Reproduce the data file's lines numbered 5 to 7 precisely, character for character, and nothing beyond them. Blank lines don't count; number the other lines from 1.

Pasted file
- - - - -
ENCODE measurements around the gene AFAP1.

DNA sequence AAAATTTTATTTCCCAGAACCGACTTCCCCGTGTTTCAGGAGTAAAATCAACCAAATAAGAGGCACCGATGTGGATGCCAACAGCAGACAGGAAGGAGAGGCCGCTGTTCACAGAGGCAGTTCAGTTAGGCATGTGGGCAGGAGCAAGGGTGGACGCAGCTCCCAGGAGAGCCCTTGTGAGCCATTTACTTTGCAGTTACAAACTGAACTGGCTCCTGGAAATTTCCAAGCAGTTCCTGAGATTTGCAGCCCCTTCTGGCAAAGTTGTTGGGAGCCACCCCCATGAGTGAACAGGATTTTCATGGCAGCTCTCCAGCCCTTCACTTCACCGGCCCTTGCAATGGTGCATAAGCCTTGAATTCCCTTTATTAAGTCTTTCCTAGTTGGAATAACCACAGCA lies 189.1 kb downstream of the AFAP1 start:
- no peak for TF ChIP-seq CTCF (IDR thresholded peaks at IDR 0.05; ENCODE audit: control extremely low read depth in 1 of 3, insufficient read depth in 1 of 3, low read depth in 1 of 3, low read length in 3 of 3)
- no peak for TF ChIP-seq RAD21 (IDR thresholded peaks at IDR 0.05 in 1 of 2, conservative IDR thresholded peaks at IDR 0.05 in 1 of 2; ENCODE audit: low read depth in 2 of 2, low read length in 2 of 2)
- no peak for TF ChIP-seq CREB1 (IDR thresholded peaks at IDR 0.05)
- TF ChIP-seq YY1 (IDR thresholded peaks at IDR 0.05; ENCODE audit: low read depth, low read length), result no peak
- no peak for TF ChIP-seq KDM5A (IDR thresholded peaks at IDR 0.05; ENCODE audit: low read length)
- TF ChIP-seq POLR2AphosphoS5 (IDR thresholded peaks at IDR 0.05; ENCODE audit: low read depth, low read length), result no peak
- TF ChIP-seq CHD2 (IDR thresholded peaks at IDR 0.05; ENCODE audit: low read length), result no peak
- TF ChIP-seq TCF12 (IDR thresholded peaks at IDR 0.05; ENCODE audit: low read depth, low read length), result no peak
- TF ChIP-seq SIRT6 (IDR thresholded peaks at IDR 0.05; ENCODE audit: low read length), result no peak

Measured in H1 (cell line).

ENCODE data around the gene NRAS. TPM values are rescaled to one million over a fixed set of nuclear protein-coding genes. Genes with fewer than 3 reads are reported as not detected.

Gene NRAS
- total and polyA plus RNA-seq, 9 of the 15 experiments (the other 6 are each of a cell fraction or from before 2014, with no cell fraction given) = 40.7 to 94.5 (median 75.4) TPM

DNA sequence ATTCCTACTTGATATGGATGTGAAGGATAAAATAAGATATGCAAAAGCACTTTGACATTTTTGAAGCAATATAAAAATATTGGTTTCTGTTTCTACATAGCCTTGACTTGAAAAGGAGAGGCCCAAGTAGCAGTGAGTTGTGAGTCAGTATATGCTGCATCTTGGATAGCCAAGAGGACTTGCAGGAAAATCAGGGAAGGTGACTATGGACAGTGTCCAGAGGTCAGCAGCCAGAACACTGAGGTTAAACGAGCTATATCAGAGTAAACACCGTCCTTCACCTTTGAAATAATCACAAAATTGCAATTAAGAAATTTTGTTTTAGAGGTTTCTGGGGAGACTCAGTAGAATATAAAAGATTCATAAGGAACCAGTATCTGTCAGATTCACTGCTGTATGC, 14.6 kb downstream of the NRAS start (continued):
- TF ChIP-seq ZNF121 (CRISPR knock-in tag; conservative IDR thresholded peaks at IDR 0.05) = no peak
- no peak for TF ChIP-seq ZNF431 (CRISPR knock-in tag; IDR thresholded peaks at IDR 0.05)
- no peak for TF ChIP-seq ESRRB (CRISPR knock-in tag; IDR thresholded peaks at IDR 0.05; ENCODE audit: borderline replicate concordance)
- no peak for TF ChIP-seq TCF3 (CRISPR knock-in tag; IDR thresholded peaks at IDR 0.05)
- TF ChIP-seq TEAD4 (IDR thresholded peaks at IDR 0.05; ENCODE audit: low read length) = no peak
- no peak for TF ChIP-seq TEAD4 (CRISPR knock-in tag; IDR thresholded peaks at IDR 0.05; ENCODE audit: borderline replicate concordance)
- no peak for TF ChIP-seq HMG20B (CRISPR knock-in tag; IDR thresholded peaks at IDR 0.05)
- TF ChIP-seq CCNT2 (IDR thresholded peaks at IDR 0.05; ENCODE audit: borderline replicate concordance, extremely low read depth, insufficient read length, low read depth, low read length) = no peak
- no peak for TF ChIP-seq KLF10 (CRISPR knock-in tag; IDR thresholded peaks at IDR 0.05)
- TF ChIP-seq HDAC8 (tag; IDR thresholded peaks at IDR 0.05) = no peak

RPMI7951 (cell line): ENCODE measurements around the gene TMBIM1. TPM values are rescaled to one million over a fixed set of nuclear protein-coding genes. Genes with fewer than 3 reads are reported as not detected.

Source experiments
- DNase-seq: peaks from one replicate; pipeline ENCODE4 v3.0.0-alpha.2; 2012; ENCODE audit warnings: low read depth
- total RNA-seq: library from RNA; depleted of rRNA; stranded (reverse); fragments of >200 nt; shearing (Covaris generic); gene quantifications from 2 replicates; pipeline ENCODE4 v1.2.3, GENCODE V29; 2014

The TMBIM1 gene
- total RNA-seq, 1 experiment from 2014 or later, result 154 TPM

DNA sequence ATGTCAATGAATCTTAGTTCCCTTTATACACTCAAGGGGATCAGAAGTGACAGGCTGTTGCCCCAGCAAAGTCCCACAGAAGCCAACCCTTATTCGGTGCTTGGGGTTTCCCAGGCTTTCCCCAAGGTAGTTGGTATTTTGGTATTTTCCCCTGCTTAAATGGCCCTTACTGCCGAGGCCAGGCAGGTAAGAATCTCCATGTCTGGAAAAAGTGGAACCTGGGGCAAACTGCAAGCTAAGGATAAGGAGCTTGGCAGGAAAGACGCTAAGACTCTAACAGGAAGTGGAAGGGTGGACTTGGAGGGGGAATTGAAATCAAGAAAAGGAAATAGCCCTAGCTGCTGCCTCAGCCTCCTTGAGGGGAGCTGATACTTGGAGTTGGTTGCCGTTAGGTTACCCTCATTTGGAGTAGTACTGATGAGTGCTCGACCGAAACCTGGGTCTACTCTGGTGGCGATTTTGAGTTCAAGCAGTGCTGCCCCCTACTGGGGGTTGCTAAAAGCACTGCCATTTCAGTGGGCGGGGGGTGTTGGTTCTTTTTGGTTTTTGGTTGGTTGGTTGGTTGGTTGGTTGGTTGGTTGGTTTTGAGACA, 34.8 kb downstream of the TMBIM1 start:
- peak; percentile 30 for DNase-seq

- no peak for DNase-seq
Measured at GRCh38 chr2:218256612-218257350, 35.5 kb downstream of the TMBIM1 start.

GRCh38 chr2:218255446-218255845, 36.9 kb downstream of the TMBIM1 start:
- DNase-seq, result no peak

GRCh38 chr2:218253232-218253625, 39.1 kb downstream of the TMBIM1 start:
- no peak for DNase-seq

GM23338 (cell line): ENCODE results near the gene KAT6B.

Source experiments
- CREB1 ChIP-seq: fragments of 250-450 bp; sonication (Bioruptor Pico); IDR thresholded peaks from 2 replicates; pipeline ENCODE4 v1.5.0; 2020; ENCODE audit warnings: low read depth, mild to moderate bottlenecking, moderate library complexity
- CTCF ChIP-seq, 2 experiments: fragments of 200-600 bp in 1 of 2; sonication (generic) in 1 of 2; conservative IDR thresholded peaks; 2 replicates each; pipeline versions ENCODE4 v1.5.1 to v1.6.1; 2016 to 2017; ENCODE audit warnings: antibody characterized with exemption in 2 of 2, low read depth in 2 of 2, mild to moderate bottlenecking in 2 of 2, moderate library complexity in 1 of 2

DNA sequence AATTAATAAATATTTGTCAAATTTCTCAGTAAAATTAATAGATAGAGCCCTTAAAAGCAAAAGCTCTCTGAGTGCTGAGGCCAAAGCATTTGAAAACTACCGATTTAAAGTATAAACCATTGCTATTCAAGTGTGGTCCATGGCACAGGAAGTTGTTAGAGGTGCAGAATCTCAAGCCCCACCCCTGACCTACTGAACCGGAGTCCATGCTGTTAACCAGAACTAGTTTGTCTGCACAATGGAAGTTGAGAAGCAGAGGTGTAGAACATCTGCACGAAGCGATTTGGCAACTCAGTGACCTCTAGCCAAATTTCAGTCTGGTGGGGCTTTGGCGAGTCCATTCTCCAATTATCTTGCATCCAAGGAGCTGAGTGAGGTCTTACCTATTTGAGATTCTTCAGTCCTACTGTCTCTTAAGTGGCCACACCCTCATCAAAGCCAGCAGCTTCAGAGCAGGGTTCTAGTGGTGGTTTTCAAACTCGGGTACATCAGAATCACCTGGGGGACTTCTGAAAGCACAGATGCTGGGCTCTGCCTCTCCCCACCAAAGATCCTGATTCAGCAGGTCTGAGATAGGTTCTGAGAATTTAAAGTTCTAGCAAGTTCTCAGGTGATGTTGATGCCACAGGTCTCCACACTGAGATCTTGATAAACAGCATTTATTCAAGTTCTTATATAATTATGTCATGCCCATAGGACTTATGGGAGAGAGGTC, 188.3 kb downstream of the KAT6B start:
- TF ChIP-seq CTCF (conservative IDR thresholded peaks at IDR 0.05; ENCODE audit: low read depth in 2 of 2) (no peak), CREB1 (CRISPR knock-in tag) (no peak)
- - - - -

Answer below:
- no peak for TF ChIP-seq CREB1 (IDR thresholded peaks at IDR 0.05)
- TF ChIP-seq YY1 (IDR thresholded peaks at IDR 0.05; ENCODE audit: low read depth, low read length), result no peak
- no peak for TF ChIP-seq KDM5A (IDR thresholded peaks at IDR 0.05; ENCODE audit: low read length)